Automate AsyncAPI workflows with Github Actions

Apr 2, 2020 • GitHubActions Validation Generator Automation
AsyncAPI Maintainer and Dev Comm Keeper

tl;dr AsyncAPI community got rich with two GitHub Actions that you can use for validation and generation.

GitHub organized a hackathon for GitHub Actions. There is no better reason to work on a solution if there is a bag of swags waiting for you

The hackathon was only a trigger, the right moment to decide that we should engage. The primary motivation was to write a GitHub Action that can help the AsyncAPI community in specification adoption.

Two AsyncAPI related actions we crafted in March are:

Writing a GitHub Action #︎

Our actions are both written in JavaScript. The other way of writing action is to do a Docker container action. The best way to start writing your action is to:

  1. Follow this tutorial to create a simple action to understand its components.
  2. Get familiar with the official toolkit that you can use to simplify writing an action.
  3. Create your custom action with this template that has many things plugged in already, like eslint, testing, and most important, distro generation, so you do not have to commit node_modules directory to your repository.

These are all the resources I used to write my first action, and to master it, I only had to read the official docs, like the reference docs for the “action.yml” file. Well done GitHub!

What I can do today with AsyncAPI GitHub Actions #︎

Those two actions can help you a lot already, together or separately. I present in this post only two possible workflows, and you can take it from here and think about your ideas.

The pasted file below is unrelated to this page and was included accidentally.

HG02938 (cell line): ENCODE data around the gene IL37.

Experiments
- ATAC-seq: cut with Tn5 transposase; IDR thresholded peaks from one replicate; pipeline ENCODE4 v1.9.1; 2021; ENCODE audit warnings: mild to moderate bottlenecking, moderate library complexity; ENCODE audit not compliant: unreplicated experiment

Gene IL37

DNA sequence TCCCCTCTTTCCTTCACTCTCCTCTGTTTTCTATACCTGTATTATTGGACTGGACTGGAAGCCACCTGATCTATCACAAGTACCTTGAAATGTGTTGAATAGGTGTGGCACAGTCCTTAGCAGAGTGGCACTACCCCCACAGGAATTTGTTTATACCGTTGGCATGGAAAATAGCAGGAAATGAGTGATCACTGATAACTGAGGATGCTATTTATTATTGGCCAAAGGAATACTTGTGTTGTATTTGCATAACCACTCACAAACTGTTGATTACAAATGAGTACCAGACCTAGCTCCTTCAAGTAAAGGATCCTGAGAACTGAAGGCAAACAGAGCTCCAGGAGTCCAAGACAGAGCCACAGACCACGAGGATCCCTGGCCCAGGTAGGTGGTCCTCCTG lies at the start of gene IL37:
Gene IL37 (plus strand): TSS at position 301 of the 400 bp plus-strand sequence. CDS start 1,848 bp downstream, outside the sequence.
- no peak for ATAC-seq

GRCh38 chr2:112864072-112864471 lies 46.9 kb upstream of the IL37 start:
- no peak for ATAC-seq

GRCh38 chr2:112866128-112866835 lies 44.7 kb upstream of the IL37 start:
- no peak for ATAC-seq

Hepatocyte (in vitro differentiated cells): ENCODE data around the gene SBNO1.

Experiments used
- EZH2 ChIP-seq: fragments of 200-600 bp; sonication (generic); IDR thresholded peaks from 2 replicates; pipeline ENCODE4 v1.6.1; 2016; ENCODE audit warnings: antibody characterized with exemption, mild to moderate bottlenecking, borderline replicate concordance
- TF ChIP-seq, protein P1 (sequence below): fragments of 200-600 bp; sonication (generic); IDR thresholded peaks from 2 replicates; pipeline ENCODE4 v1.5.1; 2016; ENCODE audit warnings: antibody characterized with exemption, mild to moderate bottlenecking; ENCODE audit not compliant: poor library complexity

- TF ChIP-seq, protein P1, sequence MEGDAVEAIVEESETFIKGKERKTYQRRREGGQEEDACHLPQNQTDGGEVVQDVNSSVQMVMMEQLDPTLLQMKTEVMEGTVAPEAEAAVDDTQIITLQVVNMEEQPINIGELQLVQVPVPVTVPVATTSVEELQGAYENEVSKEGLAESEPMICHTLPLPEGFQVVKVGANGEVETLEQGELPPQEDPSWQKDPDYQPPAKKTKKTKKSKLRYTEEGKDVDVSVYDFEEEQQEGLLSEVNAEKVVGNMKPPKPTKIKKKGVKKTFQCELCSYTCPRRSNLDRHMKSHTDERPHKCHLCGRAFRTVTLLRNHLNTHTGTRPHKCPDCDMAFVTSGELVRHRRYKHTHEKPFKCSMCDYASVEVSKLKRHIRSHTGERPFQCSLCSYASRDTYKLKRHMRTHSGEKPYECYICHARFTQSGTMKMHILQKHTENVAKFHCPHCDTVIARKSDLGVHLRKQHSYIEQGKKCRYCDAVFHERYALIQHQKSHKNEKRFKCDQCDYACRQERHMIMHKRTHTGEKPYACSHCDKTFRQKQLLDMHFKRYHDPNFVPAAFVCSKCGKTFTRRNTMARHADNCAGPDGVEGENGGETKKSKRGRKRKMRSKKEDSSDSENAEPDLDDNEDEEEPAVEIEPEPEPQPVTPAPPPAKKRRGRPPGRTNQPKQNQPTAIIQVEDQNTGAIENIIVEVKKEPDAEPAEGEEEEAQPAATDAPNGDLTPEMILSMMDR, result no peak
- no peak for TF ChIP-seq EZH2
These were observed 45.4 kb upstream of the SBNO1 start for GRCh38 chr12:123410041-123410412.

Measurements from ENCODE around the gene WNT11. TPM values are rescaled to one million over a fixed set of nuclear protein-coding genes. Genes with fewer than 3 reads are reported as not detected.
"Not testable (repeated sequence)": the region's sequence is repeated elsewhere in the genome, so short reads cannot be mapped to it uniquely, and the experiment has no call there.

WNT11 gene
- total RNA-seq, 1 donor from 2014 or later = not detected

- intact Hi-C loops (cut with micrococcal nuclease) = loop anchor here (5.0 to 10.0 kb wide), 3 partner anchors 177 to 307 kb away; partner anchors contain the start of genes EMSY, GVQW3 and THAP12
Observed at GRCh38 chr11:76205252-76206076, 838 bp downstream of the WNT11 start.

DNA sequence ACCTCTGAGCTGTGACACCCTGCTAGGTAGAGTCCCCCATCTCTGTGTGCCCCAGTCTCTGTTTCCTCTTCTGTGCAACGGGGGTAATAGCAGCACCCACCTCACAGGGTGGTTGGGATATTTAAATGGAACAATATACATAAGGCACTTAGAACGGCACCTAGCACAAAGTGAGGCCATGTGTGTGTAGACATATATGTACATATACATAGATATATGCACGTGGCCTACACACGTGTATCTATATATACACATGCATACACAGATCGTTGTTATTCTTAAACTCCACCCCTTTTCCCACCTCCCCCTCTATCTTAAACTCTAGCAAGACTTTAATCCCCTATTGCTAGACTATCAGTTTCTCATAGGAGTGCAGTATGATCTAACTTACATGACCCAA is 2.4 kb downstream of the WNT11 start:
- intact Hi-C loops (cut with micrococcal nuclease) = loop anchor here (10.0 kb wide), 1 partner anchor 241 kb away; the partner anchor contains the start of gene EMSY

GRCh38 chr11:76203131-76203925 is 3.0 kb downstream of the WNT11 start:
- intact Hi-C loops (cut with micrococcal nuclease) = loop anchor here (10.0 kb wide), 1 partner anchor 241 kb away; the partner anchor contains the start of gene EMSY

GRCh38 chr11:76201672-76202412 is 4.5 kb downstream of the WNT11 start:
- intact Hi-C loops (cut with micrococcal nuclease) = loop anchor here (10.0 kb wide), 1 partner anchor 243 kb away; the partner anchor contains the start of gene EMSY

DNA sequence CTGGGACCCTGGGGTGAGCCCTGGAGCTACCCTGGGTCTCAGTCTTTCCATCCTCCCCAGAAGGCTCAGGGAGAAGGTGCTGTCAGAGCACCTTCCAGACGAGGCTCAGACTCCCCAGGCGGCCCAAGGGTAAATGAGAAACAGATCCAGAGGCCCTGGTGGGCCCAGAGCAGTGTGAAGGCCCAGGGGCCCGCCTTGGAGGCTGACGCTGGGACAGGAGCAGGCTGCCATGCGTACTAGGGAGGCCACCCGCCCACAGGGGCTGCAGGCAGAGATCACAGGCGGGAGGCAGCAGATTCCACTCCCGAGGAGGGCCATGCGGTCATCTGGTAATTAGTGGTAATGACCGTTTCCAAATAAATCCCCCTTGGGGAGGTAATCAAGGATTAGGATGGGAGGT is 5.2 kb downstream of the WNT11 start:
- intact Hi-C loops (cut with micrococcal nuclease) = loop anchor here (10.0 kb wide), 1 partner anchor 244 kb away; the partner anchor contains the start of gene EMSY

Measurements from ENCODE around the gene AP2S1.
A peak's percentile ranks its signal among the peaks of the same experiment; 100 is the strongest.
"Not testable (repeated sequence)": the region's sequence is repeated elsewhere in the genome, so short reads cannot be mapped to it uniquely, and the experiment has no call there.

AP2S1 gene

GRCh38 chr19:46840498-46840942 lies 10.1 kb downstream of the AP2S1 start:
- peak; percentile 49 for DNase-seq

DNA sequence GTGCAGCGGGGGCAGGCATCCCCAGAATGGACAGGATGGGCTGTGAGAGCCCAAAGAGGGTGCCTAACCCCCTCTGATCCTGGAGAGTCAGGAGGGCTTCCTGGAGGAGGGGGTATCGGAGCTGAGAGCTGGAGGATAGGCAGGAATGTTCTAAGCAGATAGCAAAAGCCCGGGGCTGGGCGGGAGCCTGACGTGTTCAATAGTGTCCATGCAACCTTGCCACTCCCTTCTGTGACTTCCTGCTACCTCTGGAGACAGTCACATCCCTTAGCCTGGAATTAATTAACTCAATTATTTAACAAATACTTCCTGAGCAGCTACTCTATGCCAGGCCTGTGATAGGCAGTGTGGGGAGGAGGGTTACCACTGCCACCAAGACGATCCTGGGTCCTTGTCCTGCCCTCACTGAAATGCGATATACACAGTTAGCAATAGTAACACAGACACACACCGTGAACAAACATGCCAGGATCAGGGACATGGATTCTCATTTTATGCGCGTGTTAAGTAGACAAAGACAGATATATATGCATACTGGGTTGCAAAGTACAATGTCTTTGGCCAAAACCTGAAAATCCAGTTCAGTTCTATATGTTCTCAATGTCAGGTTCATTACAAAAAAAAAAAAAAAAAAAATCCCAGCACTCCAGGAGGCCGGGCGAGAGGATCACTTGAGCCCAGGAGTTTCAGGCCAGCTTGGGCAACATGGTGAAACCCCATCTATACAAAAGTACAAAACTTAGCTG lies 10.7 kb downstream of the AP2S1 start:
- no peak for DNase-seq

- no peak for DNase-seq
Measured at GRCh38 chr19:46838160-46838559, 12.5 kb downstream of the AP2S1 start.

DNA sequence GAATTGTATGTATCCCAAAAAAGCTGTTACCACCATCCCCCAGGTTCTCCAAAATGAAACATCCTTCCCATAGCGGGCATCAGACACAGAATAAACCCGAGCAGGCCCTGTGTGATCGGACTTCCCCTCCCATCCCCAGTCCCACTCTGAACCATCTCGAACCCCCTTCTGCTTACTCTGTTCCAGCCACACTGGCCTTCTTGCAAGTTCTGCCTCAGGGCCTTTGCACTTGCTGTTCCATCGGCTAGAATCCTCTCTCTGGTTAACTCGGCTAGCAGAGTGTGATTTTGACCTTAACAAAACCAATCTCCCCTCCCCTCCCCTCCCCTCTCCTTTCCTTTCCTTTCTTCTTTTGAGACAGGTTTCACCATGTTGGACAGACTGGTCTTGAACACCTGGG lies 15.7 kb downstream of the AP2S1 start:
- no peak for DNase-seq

Validation of AsyncAPI files in a Pull Request #︎

You can make sure that whenever someone makes a Pull Request to propose a change in the AsyncAPI document, you can validate it automatically using Waleed’s action WaleedAshraf/asyncapi-github-action@v0.0.3.

Actions can be triggered by multiple types of events. In this example, we will trigger the action on any pull_request event.

name: Validate AsyncAPI document

on:
  pull_request:
  
jobs:
  validation:
    runs-on: ubuntu-latest
    - name: asyncapi-github-action
      uses: WaleedAshraf/asyncapi-github-action@v0.0.3
      with:
        filepath: 'my-directory/asyncapi.yaml'

Generating HTML and publishing it to GitHub Pages #︎

One of the AsyncAPI use cases is to define your application and generate docs out of this definition, best in HTML. The typical workflow here would be to have a GitHub Action that your trigger on every push to the master branch.

name: AsyncAPI documentation publishing

on:
  push:
    branches: [ master ]

To generate HTML from your AsyncAPI definition, you need to use asyncapi/github-action-for-generator@v0.2.0 action. You also need to specify a few more things:

  • The template you want to use for generation. In this example, you can see the official AsyncAPI HTML Template. You can also write your custom template but hosting it on npm is not mandatory.
  • Path to the AsyncAPI file, in case it is not in the root of the working directory and its name is not asyncapi.yml